Tuesday, November 10, 2009

The "Why"

In previous posts, I’ve alluded to something called “Unprocessed”. I’m finally going to tell you what that means. In many ways, 2009 was the most remarkable year of my marriage. My husband and I took a giant risk by quitting our jobs, moving to South America, returning to make the trip from one coast to the other, and settling in this great city by the bay. In other ways, this past year wasn’t so hot. Just before we left for our trip, my cousin, then 16, was diagnosed with type 1 diabetes (also referred to as juvenile diabetes). This fall, I learned that my father-in-law developed type 2 diabetes (adult onset) along with other serious complications. Only a few weeks later, I lost my grandmother, who had been struggling with diabetes for many years. That same week, a young cousin, who had type 1 diabetes since early childhood, passed away. When I think back, these aren’t the only examples – a cousin with gestational diabetes, a grandfather-in-law with type 2, my dad’s cousin who suffered an amputation and passed away from heart problems associated with diabetes – sometimes it seems as if it is easier to count relatives who have not been affected. With almost 24 million American diabetics, this is no surprise.

While I am not technically a diabetic, my doctors have labeled me as “pre-diabetic” – a condition indicating elevated blood glucose levels which means that I am also slightly insulin resistant. How did I get this way? Just before college graduation, I began to notice that my hair was thinning, and I was gaining a lot of weight – even more than the standard freshmen 15. My doctors discovered that my thyroid was relatively inactive, a condition known as hypothyroidism. The thyroid is a gland found in the neck/throat which regulates many of the body’s metabolic activities. I began taking synthetic thyroid hormone and my symptoms stabilized. However, a few years later, things worsened. I continued to battle weight issues and without hormonal regulation, my menstrual periods were absent. This time, it was my gynecologist who informed me that I have PCOS (polycystic ovary syndrome) – a hormonal imbalance whose symptoms manifest as infertility, insulin resistance, acne, hair loss, abdominal fat, facial hair, fatigue, and depression. People with PCOS often have thyroid disorders as well. Awesome. All this is not to say that I should run out and audition for the role of Dom DeLuise in the made for t.v. movie about his life. The birth control pill provides necessary estrogen, and metformin, a commonly prescribed diabetes drug, helps stabilize blood glucose levels and assists with maintaining a healthy weight. Yet, the most important “treatment” is the old standby of diet and exercise. Many patients have found that an active lifestyle combined with a diet that is low in saturated fat, sugar, and sodium actually eliminates most of their symptoms.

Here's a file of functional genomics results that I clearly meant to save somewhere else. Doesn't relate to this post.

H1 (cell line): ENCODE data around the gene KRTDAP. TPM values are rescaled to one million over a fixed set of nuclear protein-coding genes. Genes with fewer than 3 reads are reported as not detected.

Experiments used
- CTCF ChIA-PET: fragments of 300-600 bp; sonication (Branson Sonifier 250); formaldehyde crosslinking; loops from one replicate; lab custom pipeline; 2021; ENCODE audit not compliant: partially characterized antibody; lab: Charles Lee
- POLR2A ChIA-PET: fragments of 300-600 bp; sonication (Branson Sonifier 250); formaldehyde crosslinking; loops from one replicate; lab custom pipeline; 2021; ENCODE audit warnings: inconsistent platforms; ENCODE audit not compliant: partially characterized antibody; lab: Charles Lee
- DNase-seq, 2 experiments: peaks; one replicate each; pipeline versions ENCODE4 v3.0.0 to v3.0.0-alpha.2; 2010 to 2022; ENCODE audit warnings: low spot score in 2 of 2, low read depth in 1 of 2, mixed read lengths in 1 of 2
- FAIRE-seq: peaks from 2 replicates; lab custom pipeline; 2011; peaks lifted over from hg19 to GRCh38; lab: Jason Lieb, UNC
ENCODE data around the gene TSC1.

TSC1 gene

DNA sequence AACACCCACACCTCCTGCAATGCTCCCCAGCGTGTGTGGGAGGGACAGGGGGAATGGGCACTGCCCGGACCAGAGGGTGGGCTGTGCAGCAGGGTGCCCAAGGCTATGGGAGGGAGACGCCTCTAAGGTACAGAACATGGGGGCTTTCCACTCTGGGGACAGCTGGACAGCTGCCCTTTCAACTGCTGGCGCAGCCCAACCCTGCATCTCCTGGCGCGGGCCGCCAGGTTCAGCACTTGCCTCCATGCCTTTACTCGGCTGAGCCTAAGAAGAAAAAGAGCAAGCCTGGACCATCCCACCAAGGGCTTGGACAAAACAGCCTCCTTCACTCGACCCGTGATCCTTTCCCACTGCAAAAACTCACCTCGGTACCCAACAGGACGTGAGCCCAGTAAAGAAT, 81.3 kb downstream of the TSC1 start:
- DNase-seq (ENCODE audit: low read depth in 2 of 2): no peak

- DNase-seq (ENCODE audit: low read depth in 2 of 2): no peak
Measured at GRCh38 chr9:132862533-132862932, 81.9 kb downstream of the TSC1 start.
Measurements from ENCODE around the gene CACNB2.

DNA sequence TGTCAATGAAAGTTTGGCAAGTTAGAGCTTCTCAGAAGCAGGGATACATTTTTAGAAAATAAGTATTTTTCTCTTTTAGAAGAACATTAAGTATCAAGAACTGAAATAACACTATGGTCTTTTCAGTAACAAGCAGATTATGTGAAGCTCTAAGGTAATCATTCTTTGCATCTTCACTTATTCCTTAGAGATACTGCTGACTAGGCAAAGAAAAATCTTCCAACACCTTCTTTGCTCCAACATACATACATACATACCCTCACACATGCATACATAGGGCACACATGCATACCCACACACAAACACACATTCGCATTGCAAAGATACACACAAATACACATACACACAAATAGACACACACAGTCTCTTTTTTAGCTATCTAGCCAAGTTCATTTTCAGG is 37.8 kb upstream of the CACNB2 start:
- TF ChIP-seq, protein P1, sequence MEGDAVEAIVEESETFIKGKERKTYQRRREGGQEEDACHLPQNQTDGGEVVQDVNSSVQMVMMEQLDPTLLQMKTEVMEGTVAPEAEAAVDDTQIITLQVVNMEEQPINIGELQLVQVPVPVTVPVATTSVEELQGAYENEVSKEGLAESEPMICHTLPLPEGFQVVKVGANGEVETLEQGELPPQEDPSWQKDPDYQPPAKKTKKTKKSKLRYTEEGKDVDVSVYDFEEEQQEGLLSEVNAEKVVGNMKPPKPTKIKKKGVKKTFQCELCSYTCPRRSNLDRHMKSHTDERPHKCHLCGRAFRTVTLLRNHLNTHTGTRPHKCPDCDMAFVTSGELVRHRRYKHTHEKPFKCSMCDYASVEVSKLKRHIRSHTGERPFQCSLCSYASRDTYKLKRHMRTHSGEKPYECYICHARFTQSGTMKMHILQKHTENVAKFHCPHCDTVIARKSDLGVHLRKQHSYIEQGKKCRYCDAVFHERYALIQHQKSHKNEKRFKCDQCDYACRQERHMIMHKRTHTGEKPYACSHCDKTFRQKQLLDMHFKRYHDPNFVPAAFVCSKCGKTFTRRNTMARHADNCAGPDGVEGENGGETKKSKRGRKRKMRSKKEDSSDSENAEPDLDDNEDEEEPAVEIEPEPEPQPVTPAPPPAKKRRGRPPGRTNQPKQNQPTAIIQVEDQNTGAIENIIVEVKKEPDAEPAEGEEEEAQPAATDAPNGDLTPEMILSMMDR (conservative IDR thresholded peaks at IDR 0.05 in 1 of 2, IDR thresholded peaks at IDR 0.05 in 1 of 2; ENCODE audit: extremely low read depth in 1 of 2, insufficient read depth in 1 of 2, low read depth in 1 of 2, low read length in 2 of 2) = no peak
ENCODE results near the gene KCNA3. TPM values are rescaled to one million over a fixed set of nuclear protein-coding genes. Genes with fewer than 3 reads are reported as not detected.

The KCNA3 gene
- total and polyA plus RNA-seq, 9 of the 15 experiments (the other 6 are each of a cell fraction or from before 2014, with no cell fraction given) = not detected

This blog is my attempt to better care for my own health needs and to provide a resource for friends and family who want to eat for their health. I am not a doctor, nor am I a nutritionist, but what I can share are my own experiences and recipes. Beginning in 2010, my husband, Ben, and I will embark on a quest to remove as many processed foods as possible from our diet. The idea is to eat healthier, cook for ourselves, and eliminate many of the foods that are thought to contribute to our nation’s health crisis. We are calling this project “Unprocessed.” As we start to solidify our ideas, I will continue to post about the details, including parameters for the year.

Pictured above with my grandmother -- back when fat and bald was absolutely adorable!


  1. and you sure were, adorable that is!

  2. I see California is doing your bodies well!! I'm really happy you're making these changes - I've started to do the same and I feel so much better. Goodbye, flour - in more ways than one. ;)

    Hope you are well!!

  3. thanks, mom! although - you are biased.

    melissa - you are so wise! i miss you!